tune the design parameters and achieve any desired dynamic.
v1
A. Global Dynamic Model
Switching nature of power electronic converters can
potentially result in a nonlinear system. Accordingly, smallsignal methods are commonplace for dynamic characterization
purposes (e.g., via averaging) [49]. Such tools are suitable for
relatively small disturbances, e.g., as shown in [50], [51].
Thus, small-signal modeling is considered here, where, each
q
q
variable x is written as x = x + xˆ , where x and x̂ are the
quiescent and small-signal perturbation parts, respectively.
This representation helps to linearly express the droop voltage
for the i –th converter, v id , as
1
2
i
Communication
with neighbors
N
Communication
Graph
vN
Voltage Observer N
vj
j ∈ NN
∑ a (v
Nj
j ∈N N
j
− vN )
(
Fig. 3. Dynamic consensus protocol for averaging voltage across a Microgrid;
estimating policy at each node.
By differentiating (4),
j ÎN i
j ÎN i
(5)
The global observer dynamic can be formulate accordingly,
(
)
v = v - DGin - AG v = v - Lv,
(6)
where the voltage measurement vector, v = [v1 , v 2, ,..., v N ]T ,
carries measured voltage of all nodes. Similarly, the voltage
estimation vector, v = [v1 , v 2, ,..., v N ]T , contains the global
average voltage estimated by all nodes. Equivalently, in the
frequency domain,
sV - v(0) = sV - v(0) - LV,
(7)
where V and V are the Laplace transforms of v and v ,
respectively. Equation (4) implies that v(0) = v(0) . Therefore,
V = s(sIN + L)-1 V = Hobs V,
(8)
N ´N
where IN Î 
and H obs are the identity matrix and the
observer transfer function, respectively. Equation (8)
represents the global dynamics of the voltage observers. It is
shown in [46] that if L is balanced, then all entries of the
voltage estimation vector, v , converge to a consensus value,
which is the true average voltage, i.e., the average of all
entries in v . In other words,
vss = Qvss = vss 1,
)
(9)
where Q Î N ´N is the averaging matrix, whose elements are
all equal to 1 N . 1 Î  N ´1 is a vector whose elements are
ss
all equal to one. x and x represent the steady-state value
of the vector x Î  N´1 and the average of all vector
elements, respectively.
(10)
By neglecting the second-order term, i.e., rˆi iˆi » 0 , (10) can
be reduced to
vˆid = riq iˆi + iiq rˆ.
i
(11)
ˆ ref = [vˆ , vˆ ,..., vˆ ] and ˆi = [iˆ1, iˆ2 ,..., iˆN ] be the
Let v
small-signal vectors of the rated voltages and actual supplied
ˆ , r̂ , and vˆ * are
currents, respectively. Similarly, v̂ , v̂ d , Dv
column vectors containing small-signal portions of the output
voltages, droop voltages, voltage correction terms, virtual
q
impedances, and local voltage set points, respectively. r and
q
i are vectors of quiescent virtual impedances and currents,
respectively. Irated = diag{I irated } is a diagonal matrix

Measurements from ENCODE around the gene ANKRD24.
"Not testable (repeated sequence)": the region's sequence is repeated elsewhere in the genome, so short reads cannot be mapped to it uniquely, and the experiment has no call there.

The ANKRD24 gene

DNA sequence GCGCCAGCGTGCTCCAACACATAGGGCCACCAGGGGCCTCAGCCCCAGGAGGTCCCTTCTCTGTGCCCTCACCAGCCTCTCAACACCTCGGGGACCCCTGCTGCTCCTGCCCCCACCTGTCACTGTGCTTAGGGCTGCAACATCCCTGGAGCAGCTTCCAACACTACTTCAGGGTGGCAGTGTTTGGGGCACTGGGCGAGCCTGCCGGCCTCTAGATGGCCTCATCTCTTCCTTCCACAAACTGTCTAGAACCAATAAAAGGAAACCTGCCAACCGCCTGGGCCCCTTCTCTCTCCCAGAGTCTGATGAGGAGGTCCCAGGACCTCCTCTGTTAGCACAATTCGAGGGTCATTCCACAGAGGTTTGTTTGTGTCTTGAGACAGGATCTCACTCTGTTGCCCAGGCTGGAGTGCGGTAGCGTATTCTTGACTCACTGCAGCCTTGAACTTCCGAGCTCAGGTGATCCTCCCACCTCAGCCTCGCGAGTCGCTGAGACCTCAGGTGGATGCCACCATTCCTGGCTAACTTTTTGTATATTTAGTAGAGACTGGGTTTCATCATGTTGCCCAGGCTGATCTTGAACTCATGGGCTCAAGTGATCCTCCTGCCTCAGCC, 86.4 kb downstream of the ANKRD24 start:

containing rated currents of individual sources. V̂ref , Î , V̂ ,
ˆ , R̂ , and V
ˆ * are the Laplace transforms of v̂ , î ,
V̂d , DV
ref
d
ˆ , r̂ , and vˆ * , respectively. Based on Fig. 2,
v̂ , v̂ , Dv
ref
1
vi = vi + å aij (v j - vi ) = vi + å aij v j - diinvi .
)(
vid = vid,q + vˆid = riq + rˆi iiq + iˆi .
vN
ref
2
ref T
N
(
T
)
ˆ = DV
ˆ -V
ˆ,
H V
ref
(12)
where H = diag{H i (s )} is the voltage controller matrix. By
using (3), rˆi = -drˆi , thus,
-1 ˆ
ˆ,
-bGLIrated
I = -R
(13)
where G = diag{Gi (s )} is the current controller matrix.
Substituting the observer transfer function, H obs , from (8) in
(12) yields,
ˆ = H (V
ˆ -H V
ˆ .
DV
ref
obs )
(14)
In addition, (11) can be written in the global form,
( )
( )
ˆ d = T rq ˆI + T iq R
ˆ,
V
(15)
⋅ N´1  N´N is a transformation that maps a
where T():
vector to a diagonal matrix,
T ( [x 1, x 2 , , x N ]T )  diag{x 1, x 2 , , x N }.
(16)
ˆ , can be derived
The small-signal reference voltage vector, V
using (1) and (13)-(15),
*
6
ˆ* = V
ˆ -V
ˆ d + DV
ˆ
V
ref
ˆ - T r q ˆI - T i q R
ˆ + H (V
ˆ -H V
ˆ
=V
ref
ref
obs )
ˆ - T r q + bT i q GLI-1 ˆI
= (IN + H) V
ref
rated
ˆ
-HH V.
( )
( )
( ( )
)
( )
(17)
obs
On the other hand, dynamic behavior of any converter with
closed-loop voltage regulator can be expressed as
Vˆi = Gic (s )Vˆi * ,
(18)
where Vˆi and Vˆi * are the Laplace transforms of vˆi and vˆi* ,
respectively. G ic is the closed-loop transfer function of the i –
th converter. The closed-loop transfer functions are derived in
[49] for a wide variety of converters. Global small-signal
dynamic of the converters can be found according to (18),
ˆ =G V
ˆ *,
V
(19)
c
B. Design Approach
For a given Microgrid, the matrix of converters’ closedloop transfer functions, G c , and the current rating matrix,
I rated are known. The communication graph needs to be a
connected graph with the minimal redundancy defined in
Section III, where no single link failure can compromise
communication connectivity. Weights of the communication
links, aij , and, thus, the Laplacian matrix, L , may, then, be
chosen to provide any desired dynamic response for the
voltage observers by evaluating (8). It should be noted that the
selection of the communication weights must satisfy a
balanced Laplacian matrix.
For the given Microgrid with known transmission/
distribution network, one can evaluate g qbus assuming base
loads at all consumption terminals. Accordingly, quiescent
q
voltage and current vectors ( v and i q , respectively) can be
found by iteratively solving (26)-(27),
c
i
where Gc = diag{G } is the converters’ transfer function
matrix. By substituting (19) in (17),
(G
-1
c
)
ˆ=
+ HHobs V
-1
ˆI.
(IN + H) Vˆref - T rq + bT iq GLIrated
( ( )
( )
)
(20)
(21)
Small-signal perturbation expands (21),
(i
q
) (
)(
)
ˆ .
+ ˆi = g qbus + gˆ bus v q + v